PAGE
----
Four printing terms you should know (part 4)

printing toronto, printing vancouver, printing ottawa, printing calgary, printing halifaxThis is part 4 of our printing terms series. Check out part 1, part 2 and part 3 if you missed them. This time we’ll look at four new terms:

Resolution

When it comes to printing and design, the resolution is the amount of information in an image. The resolution – the number of dots an image is comprised of – determines how clearly an image will appear once it is printed. In terms of print resolution, for the best results it is recommended that an image be at least 300 DPI (dots per inch).

Scoring

This is when your paper or stock is creased or compressed along a straight edge to help ensure an accurate fold. Scoring also makes folding a much easier process and is particularly helpful with heavier stocks.

Die cutting

Die cutting is the process of cutting paper using a specially shaped die. Die cutting can be used to render the main shape of an object or to cut out a decorative pattern within a larger piece. Commonly used on wood, fabrics, metal and plastic as well as paper, this technique provides many advantages including reduced wastage, increased speed and superior uniformity. This cutting method allows a high quantity of shapes to be cut out in one punch, gives the ability to cut identical shapes and is good for large quantities. When dealing with smaller quantities and prototyping, custom cutting is an excellent, cost-effective option.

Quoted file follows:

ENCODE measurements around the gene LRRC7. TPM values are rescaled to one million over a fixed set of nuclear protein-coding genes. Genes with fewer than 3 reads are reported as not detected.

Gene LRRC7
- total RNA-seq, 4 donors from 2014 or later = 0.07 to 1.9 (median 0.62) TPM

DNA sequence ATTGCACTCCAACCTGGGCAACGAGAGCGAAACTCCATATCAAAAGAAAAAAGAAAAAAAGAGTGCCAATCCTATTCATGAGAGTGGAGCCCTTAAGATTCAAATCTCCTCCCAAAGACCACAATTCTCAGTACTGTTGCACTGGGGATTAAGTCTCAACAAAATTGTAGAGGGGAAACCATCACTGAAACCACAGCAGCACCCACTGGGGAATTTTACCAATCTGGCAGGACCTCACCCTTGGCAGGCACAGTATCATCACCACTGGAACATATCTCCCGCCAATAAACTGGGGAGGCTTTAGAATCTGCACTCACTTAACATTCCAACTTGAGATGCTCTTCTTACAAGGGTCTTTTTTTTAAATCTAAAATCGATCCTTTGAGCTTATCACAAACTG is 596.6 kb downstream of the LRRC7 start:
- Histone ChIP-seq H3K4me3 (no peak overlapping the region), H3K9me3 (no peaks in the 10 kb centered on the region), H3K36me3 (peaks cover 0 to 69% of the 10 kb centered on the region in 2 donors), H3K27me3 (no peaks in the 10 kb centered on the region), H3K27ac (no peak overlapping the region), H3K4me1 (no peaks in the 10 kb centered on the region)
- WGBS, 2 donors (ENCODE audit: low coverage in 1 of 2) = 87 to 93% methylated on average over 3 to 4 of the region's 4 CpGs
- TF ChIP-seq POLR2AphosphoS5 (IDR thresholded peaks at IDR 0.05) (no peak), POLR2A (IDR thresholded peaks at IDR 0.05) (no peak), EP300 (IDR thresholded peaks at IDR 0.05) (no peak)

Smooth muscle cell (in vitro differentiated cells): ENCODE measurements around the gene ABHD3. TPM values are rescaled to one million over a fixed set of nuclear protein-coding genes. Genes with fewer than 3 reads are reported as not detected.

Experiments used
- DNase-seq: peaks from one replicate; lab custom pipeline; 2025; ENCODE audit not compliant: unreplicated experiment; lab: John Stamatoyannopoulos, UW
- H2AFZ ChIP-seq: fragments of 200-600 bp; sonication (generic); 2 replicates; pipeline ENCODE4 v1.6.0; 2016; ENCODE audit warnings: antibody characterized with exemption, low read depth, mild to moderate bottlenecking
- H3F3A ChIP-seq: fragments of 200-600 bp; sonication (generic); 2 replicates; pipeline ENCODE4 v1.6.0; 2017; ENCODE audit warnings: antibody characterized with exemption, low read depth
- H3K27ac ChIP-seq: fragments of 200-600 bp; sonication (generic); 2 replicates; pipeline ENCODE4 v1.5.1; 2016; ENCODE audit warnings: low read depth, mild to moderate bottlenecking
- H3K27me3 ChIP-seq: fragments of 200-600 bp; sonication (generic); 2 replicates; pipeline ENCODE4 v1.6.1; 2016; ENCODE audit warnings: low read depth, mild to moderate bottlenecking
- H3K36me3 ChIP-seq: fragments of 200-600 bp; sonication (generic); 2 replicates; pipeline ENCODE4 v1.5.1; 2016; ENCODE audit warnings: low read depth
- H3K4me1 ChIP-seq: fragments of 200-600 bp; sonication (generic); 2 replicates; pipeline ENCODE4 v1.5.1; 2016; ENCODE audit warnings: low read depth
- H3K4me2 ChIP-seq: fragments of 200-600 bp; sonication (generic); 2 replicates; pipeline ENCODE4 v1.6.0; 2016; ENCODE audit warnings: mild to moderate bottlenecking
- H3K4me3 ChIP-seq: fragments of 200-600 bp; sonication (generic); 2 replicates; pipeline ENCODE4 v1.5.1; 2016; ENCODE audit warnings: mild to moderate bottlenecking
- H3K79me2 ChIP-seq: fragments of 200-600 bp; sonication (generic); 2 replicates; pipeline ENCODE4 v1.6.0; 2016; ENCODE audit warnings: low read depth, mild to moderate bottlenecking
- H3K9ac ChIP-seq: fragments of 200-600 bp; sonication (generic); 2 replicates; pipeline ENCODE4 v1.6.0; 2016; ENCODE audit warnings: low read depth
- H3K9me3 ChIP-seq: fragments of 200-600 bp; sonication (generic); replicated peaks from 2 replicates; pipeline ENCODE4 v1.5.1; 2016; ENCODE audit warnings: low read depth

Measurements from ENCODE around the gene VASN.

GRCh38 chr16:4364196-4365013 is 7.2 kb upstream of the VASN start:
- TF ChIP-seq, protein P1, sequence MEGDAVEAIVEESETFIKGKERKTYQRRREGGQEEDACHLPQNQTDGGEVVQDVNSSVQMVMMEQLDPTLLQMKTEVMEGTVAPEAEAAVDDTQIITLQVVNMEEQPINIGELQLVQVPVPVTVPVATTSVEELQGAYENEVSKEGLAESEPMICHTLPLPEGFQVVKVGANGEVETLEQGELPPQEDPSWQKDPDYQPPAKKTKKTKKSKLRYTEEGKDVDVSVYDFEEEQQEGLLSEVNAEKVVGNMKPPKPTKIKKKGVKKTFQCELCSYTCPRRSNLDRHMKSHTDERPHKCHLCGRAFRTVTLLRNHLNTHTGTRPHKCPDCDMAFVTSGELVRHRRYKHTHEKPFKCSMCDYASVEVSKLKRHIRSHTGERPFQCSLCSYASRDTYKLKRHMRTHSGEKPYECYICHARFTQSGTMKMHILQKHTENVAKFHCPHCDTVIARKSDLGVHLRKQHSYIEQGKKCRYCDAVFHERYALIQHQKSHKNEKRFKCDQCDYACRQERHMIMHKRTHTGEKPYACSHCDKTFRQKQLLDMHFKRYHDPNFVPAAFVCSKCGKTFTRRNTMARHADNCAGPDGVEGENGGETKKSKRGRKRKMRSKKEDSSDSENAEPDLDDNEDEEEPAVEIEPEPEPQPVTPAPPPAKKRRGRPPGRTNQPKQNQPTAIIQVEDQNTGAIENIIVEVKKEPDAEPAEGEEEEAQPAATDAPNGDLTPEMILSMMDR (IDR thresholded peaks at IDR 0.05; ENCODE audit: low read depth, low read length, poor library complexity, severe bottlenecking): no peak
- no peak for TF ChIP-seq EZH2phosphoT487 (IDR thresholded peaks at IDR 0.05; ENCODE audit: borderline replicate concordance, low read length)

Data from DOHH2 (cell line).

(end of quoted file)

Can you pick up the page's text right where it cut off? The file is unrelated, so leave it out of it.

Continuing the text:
Variable data printing

Variable data printing, also referred to as personalized printing, is a form of on-demand printing. It allows elements such as text, photographs and graphics to be changed for each printed piece without stopping the press, by using information from a database. This is a great option if you want to create personalized letters that have the same basic layout but different names and/or addresses.

Are there any terms that you’d like to see here next time? Let us know!

Brittany Giles is the Social Media Specialist at The Printing House.